News in brief: Bavaria, EU, automotive industry, real estate

News in brief
News in brief

PM visits BMW in Bavaria as part of EU discussions in Germany

Prime Minister David Cameron has visited the BMW production plant as part of a short visit to Bavaria to discuss EU reform with German colleagues.

The British automotive industry has undergone an extraordinary revival in the last decade and part of that has come from German investment – principally in Oxford – where the combination of German investment and British craftsmanship has helped rebuild Mini and its reputation. BMW is one of the largest German investors in the UK, with 7,000 direct jobs, contributing over £1bn to the UK’s automotive supply chain and £1.2bn each year to UK GDP.

Speaking after the visit, the Prime Minister said: “BMW is a great example of how working together creates jobs and opportunities that benefit both our countries. I am incredibly proud that so many BMWs roll off production lines with engines made in the UK.

“I firmly believe the EU is stronger with Britain, and that Britain will be at its strongest in a reformed EU.”

Global real estate will feel the effects of disruption in 2016

The five leading cities for investment prospects in 2016 are Berlin at the top spot, followed by Hamburg, Dublin, Madrid and Copenhagen, according to a forecast published jointly by the Urban Land Institute (ULI) and PricewaterhouseCoopers (PwC). The property developers, investors and operators leading the pack are paying more attention to the role the physical office plays in talent management and workplace productivity.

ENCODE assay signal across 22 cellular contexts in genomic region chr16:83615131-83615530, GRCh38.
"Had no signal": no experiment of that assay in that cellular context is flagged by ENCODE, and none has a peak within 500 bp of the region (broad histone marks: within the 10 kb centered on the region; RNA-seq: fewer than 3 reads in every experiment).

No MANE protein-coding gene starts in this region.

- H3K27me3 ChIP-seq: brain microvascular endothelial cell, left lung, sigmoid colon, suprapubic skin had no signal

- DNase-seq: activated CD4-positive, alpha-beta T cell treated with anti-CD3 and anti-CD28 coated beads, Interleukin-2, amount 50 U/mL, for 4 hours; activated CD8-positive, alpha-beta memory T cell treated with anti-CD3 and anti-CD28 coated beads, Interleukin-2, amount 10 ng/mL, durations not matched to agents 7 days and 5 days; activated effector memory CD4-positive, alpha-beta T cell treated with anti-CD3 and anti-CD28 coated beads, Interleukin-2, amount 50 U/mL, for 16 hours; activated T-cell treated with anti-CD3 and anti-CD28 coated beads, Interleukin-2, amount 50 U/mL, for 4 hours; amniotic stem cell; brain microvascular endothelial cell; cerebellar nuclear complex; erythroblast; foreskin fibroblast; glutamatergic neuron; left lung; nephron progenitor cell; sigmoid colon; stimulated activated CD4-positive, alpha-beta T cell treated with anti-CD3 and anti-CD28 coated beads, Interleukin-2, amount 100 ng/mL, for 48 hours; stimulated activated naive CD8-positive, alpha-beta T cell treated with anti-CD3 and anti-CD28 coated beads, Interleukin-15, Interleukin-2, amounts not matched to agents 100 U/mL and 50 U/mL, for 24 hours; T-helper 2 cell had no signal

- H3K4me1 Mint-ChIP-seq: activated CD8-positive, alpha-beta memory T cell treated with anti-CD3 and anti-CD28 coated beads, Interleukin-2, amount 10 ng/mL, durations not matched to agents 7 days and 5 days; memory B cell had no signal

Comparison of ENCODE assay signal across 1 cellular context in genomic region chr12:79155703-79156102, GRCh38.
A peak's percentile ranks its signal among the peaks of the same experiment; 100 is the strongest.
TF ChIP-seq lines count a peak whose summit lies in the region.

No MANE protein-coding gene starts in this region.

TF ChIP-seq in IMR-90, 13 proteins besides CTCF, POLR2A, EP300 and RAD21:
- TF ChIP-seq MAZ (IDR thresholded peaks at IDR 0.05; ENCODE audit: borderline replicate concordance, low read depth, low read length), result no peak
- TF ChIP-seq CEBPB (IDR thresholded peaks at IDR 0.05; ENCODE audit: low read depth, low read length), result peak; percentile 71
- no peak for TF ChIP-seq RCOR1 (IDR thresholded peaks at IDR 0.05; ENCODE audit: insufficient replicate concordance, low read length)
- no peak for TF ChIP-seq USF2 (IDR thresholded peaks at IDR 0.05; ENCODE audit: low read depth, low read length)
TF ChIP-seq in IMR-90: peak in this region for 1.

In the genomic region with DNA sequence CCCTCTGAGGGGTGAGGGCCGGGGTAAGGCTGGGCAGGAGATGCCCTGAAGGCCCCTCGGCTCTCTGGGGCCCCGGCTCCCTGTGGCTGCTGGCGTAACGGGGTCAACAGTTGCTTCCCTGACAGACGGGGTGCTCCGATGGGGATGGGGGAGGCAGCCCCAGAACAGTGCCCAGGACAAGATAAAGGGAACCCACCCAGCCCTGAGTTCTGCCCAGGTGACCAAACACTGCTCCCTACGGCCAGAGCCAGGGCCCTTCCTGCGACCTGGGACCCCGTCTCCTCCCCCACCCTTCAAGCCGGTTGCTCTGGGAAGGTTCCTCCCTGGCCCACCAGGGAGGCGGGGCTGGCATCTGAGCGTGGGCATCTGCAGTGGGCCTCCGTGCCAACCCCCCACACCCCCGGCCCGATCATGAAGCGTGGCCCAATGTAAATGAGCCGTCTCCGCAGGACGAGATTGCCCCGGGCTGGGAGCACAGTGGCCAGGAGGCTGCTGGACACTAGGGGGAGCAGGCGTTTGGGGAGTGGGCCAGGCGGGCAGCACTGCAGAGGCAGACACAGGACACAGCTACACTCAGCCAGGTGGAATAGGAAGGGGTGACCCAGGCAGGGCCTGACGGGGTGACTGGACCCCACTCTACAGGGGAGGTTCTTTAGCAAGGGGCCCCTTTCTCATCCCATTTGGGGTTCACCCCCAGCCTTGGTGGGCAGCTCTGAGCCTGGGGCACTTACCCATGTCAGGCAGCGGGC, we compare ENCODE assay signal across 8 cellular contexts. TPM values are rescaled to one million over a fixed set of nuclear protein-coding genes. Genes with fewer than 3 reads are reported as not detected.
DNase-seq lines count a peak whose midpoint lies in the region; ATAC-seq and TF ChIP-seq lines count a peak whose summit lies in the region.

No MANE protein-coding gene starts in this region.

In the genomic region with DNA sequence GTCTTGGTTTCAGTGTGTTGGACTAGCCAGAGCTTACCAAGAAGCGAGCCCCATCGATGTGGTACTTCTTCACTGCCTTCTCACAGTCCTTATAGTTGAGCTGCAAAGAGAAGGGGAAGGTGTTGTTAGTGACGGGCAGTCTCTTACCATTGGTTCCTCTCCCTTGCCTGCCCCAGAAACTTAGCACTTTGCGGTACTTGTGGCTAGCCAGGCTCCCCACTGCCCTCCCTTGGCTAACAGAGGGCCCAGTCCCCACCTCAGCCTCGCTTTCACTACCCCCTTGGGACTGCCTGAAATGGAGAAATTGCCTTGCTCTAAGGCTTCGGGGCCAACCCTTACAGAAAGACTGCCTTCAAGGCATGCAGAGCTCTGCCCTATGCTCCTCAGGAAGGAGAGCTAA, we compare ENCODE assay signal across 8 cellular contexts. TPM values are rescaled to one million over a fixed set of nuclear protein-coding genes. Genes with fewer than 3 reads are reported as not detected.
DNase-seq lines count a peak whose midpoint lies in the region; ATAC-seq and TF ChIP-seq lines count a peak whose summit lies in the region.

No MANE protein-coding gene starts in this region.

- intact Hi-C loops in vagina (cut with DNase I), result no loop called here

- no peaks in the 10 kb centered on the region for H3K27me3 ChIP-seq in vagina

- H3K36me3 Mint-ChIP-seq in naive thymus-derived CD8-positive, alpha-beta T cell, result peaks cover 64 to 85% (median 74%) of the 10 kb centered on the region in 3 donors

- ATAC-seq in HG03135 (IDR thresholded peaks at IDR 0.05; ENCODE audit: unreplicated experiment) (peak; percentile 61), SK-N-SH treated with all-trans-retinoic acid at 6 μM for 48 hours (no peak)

Rapidly changing demands of occupiers and the disruptive forces of technology, demographics, social change, and rapid urbanisation are permeating the European real estate value chain, says the report. These ground-level disruptions have led to investors focusing on cities and assets rather than countries. This is also visible in investors demonstrating more interest in alternative, operational sectors that have benefited from rapid urbanisation and demographic shifts, such as healthcare, hotels, student accommodation and data centres. Some 41% of survey respondents would consider investing in alternative sectors, compared to just 28% in last year’s survey. The high street retail and logistics sectors, which have benefited from technological advances and improving economic conditions, are also predicted to fare well in 2016.

In addition, development is expected to create value in 2016, with 78% of respondents citing it as an attractive way to acquire prime assets. More progressive developers and investors are innovating in an attempt to meet the needs of increasingly informed and demanding occupiers.